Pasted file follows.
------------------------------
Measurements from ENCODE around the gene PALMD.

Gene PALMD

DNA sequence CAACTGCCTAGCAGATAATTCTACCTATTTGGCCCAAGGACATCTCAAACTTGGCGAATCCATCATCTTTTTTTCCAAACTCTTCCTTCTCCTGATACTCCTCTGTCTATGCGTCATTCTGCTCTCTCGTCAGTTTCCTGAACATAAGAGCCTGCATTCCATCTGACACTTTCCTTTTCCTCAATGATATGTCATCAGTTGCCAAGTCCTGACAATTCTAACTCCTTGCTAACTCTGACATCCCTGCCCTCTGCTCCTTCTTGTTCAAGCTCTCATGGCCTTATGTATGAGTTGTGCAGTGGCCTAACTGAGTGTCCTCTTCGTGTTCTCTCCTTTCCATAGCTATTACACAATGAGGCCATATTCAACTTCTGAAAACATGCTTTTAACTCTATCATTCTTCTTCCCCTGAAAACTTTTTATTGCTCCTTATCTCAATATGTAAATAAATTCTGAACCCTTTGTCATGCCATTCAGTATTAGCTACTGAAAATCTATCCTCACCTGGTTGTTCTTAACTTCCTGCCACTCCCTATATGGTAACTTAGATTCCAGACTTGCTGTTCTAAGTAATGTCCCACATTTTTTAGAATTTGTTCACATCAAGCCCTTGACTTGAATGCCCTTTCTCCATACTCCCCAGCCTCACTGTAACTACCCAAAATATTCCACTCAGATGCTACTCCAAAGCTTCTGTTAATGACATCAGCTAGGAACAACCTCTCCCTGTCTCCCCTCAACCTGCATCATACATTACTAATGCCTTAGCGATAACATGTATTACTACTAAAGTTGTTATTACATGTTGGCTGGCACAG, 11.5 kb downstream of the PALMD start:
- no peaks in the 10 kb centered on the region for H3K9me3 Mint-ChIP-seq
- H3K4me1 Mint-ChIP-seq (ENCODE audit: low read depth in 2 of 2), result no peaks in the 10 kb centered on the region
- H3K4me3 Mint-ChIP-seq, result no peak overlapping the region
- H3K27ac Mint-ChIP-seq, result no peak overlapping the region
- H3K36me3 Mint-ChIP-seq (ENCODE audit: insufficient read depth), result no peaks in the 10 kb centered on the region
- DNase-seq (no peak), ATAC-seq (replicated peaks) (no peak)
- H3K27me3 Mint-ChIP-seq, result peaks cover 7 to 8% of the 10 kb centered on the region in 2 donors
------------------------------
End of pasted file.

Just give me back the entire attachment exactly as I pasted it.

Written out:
Measurements from ENCODE around the gene PALMD.

Gene PALMD

DNA sequence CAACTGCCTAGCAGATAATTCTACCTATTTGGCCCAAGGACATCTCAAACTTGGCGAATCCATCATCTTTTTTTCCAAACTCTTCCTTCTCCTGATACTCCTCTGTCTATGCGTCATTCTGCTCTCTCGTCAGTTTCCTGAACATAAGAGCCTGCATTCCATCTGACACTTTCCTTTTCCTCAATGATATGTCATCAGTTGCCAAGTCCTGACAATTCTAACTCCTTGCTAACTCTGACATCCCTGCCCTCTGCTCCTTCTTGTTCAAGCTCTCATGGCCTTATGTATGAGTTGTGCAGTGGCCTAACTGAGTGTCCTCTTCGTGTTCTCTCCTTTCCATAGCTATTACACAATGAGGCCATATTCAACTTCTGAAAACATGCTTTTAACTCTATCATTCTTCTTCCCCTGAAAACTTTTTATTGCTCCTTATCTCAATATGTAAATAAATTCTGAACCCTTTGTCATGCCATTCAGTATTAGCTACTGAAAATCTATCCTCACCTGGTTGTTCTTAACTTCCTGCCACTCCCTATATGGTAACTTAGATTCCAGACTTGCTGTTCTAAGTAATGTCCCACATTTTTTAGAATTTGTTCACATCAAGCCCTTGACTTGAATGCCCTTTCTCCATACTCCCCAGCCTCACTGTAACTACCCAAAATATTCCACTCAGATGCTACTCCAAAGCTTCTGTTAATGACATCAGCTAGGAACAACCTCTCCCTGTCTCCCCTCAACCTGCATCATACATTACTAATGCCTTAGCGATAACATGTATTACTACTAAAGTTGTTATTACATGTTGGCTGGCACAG, 11.5 kb downstream of the PALMD start:
- no peaks in the 10 kb centered on the region for H3K9me3 Mint-ChIP-seq
- H3K4me1 Mint-ChIP-seq (ENCODE audit: low read depth in 2 of 2), result no peaks in the 10 kb centered on the region
- H3K4me3 Mint-ChIP-seq, result no peak overlapping the region
- H3K27ac Mint-ChIP-seq, result no peak overlapping the region
- H3K36me3 Mint-ChIP-seq (ENCODE audit: insufficient read depth), result no peaks in the 10 kb centered on the region
- DNase-seq (no peak), ATAC-seq (replicated peaks) (no peak)
- H3K27me3 Mint-ChIP-seq, result peaks cover 7 to 8% of the 10 kb centered on the region in 2 donors